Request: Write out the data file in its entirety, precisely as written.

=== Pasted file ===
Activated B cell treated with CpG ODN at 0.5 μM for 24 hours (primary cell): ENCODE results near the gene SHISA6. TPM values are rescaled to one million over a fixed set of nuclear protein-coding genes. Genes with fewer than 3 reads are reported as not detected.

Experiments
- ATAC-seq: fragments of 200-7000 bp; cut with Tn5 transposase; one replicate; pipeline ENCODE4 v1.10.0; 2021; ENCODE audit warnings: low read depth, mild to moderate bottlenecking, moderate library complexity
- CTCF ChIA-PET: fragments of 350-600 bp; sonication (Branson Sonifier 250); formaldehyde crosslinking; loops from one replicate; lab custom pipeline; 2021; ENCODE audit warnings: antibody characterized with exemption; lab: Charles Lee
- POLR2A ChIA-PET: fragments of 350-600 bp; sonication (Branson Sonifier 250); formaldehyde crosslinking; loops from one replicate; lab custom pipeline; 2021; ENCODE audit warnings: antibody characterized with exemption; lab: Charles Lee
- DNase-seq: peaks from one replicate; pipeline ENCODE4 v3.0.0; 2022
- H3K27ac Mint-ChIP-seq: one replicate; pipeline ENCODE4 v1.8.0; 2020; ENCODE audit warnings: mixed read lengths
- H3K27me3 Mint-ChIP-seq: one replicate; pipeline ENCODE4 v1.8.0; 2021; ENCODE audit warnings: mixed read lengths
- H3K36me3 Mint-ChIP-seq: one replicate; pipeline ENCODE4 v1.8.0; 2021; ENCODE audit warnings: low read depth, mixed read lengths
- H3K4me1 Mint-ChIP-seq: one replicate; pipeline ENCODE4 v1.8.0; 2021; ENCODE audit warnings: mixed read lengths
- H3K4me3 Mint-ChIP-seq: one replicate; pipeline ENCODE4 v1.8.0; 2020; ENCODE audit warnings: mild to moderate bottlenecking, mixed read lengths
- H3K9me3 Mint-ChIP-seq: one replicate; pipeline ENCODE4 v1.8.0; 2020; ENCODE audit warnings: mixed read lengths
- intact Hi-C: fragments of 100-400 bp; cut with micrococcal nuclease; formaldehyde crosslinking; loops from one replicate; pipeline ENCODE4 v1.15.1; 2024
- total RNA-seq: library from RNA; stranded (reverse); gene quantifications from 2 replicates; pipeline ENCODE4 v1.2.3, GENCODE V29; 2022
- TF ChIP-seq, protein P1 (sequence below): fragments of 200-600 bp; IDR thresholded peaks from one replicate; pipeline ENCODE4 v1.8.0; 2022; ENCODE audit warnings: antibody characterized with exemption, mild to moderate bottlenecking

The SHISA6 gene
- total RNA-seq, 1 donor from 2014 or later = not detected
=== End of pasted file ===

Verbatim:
Activated B cell treated with CpG ODN at 0.5 μM for 24 hours (primary cell): ENCODE results near the gene SHISA6. TPM values are rescaled to one million over a fixed set of nuclear protein-coding genes. Genes with fewer than 3 reads are reported as not detected.

Experiments
- ATAC-seq: fragments of 200-7000 bp; cut with Tn5 transposase; one replicate; pipeline ENCODE4 v1.10.0; 2021; ENCODE audit warnings: low read depth, mild to moderate bottlenecking, moderate library complexity
- CTCF ChIA-PET: fragments of 350-600 bp; sonication (Branson Sonifier 250); formaldehyde crosslinking; loops from one replicate; lab custom pipeline; 2021; ENCODE audit warnings: antibody characterized with exemption; lab: Charles Lee
- POLR2A ChIA-PET: fragments of 350-600 bp; sonication (Branson Sonifier 250); formaldehyde crosslinking; loops from one replicate; lab custom pipeline; 2021; ENCODE audit warnings: antibody characterized with exemption; lab: Charles Lee
- DNase-seq: peaks from one replicate; pipeline ENCODE4 v3.0.0; 2022
- H3K27ac Mint-ChIP-seq: one replicate; pipeline ENCODE4 v1.8.0; 2020; ENCODE audit warnings: mixed read lengths
- H3K27me3 Mint-ChIP-seq: one replicate; pipeline ENCODE4 v1.8.0; 2021; ENCODE audit warnings: mixed read lengths
- H3K36me3 Mint-ChIP-seq: one replicate; pipeline ENCODE4 v1.8.0; 2021; ENCODE audit warnings: low read depth, mixed read lengths
- H3K4me1 Mint-ChIP-seq: one replicate; pipeline ENCODE4 v1.8.0; 2021; ENCODE audit warnings: mixed read lengths
- H3K4me3 Mint-ChIP-seq: one replicate; pipeline ENCODE4 v1.8.0; 2020; ENCODE audit warnings: mild to moderate bottlenecking, mixed read lengths
- H3K9me3 Mint-ChIP-seq: one replicate; pipeline ENCODE4 v1.8.0; 2020; ENCODE audit warnings: mixed read lengths
- intact Hi-C: fragments of 100-400 bp; cut with micrococcal nuclease; formaldehyde crosslinking; loops from one replicate; pipeline ENCODE4 v1.15.1; 2024
- total RNA-seq: library from RNA; stranded (reverse); gene quantifications from 2 replicates; pipeline ENCODE4 v1.2.3, GENCODE V29; 2022
- TF ChIP-seq, protein P1 (sequence below): fragments of 200-600 bp; IDR thresholded peaks from one replicate; pipeline ENCODE4 v1.8.0; 2022; ENCODE audit warnings: antibody characterized with exemption, mild to moderate bottlenecking

The SHISA6 gene
- total RNA-seq, 1 donor from 2014 or later = not detected